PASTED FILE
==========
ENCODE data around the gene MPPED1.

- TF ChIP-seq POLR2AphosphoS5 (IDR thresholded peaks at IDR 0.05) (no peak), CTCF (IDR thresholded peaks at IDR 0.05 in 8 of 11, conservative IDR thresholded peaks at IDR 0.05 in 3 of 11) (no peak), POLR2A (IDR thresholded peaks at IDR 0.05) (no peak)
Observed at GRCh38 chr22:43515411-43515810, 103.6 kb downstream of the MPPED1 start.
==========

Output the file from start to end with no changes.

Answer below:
ENCODE data around the gene MPPED1.

- TF ChIP-seq POLR2AphosphoS5 (IDR thresholded peaks at IDR 0.05) (no peak), CTCF (IDR thresholded peaks at IDR 0.05 in 8 of 11, conservative IDR thresholded peaks at IDR 0.05 in 3 of 11) (no peak), POLR2A (IDR thresholded peaks at IDR 0.05) (no peak)
Observed at GRCh38 chr22:43515411-43515810, 103.6 kb downstream of the MPPED1 start.